Last year, you had pulled in over $19 million, more than most of the employees will see in our lifetimes. It is understood that your position carries a lot of weight and responsibility; however, with a base salary of $2.8 million and bonuses equating to $4 million, is alone one of the main arguments of income inequality. Where the vast majority, the undeniable profit drivers, with the exception of upper management positions barely make enough to live comfortably on their own, the distribution of income in this company is no better than that of the other big players in the corporate world.
My estimate is that Wells Fargo has roughly around 300,000 employees. My proposal is take $3 billion dollars, just a small fraction of what Wells Fargo pulls in annually, and raise every employees annual salary by $10,000 dollars. This equates to an hourly raise about $4.71 per hour. Think, as well, of the positive publicity in a time of extreme consumer skepticism towards banks. By doing this, Wells Fargo will not only help to make its people, its family, more happy, productive, and financially stable, it will also show the rest of the United States, if not the world that, yes big corporations can have a heart other than philanthropic endeavors.
P.S. – To all of my fellow team members who receive a copy of this email. Though Wells Fargo does not allow the formation of unions, this does not mean we cannot stand united. Each and every one of us plays an integral part in the success of this company. It is time that we ask, no, it is time that we demand to be rightfully compensated for the hard work that we accomplish, and for the great part we all have played in the success of this company. There are many of us out there who come to work every day and give it our all, yet, we struggle to make ends meet while our peers in upper management and company executives reap the majority of the rewards. One of our lowest scored TMCS questions is that our opinions matter. Well they do! This email has been sent to hundreds of thousands Wells Fargo employees, (as many as I could cc from the outlook global address book). And while the voice of one person in a world as large as ours may seem only like a whisper, the combined voices of each and all of us can move mountains!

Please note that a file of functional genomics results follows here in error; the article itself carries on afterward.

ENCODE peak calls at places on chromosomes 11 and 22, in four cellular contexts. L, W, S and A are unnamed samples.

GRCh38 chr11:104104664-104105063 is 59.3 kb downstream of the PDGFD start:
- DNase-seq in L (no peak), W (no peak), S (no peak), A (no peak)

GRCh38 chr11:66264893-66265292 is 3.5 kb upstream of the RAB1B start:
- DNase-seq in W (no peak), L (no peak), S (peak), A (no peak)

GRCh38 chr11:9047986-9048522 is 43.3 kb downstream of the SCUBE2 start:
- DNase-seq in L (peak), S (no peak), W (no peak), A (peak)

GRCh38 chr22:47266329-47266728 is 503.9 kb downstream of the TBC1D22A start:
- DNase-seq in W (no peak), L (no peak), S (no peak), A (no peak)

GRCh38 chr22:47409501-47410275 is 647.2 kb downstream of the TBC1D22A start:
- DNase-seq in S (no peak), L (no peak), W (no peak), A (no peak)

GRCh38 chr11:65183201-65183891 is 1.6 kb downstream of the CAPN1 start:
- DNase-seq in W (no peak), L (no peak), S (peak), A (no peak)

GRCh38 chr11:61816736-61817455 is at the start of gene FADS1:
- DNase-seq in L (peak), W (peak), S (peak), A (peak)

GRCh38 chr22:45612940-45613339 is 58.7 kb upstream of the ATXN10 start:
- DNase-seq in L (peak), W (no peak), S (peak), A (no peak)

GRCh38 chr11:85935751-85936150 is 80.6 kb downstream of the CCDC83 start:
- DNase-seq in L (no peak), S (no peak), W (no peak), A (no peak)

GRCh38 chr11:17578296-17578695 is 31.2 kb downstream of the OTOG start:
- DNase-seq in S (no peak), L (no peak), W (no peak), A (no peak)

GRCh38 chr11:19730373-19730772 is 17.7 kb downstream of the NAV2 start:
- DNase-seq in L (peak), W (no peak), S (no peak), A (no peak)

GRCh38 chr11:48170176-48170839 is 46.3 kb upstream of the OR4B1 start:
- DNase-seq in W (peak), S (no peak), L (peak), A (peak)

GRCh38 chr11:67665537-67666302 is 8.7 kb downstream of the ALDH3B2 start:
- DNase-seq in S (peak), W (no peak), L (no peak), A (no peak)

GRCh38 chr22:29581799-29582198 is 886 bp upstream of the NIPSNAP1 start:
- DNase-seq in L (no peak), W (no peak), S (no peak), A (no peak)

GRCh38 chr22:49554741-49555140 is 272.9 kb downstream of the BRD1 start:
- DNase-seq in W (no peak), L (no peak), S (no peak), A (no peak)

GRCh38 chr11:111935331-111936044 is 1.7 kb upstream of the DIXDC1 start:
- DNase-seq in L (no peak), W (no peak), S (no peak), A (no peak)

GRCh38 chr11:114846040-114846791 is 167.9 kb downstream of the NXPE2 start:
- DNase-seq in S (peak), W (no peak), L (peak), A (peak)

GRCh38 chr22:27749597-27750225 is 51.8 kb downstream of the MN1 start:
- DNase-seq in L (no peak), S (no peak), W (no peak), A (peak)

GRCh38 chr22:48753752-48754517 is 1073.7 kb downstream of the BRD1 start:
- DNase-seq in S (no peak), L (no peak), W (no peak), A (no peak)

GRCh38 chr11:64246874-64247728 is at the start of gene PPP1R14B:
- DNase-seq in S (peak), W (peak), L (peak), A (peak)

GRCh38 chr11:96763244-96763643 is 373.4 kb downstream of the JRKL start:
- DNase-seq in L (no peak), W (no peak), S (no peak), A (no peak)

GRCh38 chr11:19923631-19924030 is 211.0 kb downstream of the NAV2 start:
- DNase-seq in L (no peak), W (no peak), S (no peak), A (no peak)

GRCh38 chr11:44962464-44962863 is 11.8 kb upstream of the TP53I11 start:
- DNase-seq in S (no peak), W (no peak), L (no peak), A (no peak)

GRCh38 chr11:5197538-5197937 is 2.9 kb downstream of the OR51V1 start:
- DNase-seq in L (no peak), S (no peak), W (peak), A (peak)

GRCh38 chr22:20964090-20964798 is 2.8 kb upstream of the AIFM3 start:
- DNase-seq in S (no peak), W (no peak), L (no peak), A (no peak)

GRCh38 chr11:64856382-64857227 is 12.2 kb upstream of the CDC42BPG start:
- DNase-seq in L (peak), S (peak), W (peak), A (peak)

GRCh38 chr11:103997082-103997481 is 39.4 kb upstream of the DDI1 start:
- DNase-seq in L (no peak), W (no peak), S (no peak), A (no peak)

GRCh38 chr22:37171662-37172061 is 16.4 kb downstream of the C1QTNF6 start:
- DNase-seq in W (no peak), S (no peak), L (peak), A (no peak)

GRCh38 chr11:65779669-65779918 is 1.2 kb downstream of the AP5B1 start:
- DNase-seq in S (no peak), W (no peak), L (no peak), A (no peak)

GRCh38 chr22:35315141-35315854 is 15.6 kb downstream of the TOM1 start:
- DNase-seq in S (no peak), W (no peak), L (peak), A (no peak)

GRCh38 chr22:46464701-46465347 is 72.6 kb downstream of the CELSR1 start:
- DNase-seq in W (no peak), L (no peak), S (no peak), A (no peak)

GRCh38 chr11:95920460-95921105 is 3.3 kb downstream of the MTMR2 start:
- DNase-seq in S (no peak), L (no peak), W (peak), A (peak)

With the warmest of regards,

Brand names and selling my body

It is no news to my friends that I don't do brand names. 

I would if they paid me to be an advertising billboard, but why should I sell my body to someone like Nike? After all Nike pays Federer a fortune. I wouldn't charge as much as he does, of course, because I'm not on international television regularly. 

Those who would see me with the brand would be limited to a few people in a few places. Perhaps we could work out a deal, one Euro per person I pass.

I've always thought that wearing brands says, "Hey, I'm dumb, I want to impress people that I have the latest, expensive thing. I think that makes me better than you."

Sometimes the thing that I like does have a brand name and then I either remove the brand name or hide it in some ways.

Yes, yes, I know--I'm a cranky old woman, or COW for short.

We amused ourselves in an Amsterdam restaurant with a beer coaster marked "Brand"...I did put my glass on it not sure if I was using it or hiding it.

However, it didn't matter

The chicken satay was so good we forgot about branding.


Sunday, October 19, 2014

Autumn leaves


My Dad had a philosophy about fallen leaves. "God put them there. Let God take them away."

My Grandmother, whose house we shared, had a different philosophy: "God put them there so YOU can take them away."

As a result each autumn my father raked huge piles of leaves from our side and back yards, adding to them fallen pine branches from our grove in front of the house.

He must have loved my brother and I very much to let us jump in them and throw them in the air, meaning a second raking was required before burning, because burning was still legal then. Or maybe he had some vengeance in mind because we came away from our rollick with pine pitch on our hands that my mother dabbed with nail polish remover.

I don't do big piles. I do little piles and anyone who jumped in them might not be a good investment for a life insurance policy, and a very good investment for the recipient of that policy.

Bending and my back are not friends so I use the dustpan with the long handle to transfer the leaves to the trash bin.

I know as soon as my back (bent or not) is turned the oak tree which is so lovely in the summer will malicious laugh and shed a few more leaves just as when I finished today a wind decided to play throw and catch with the ones I'd missed.

I don't claim have done much but the driveway is now acorn free.

The tree in the photo produces enough acorns to feed the entire squirrel population not just of Corsier, but also the communes of Collonge, Anniers and Hermance. Those squirrels in turn could invite friends and family from Veigy, France just over the border, and there would still be leftovers.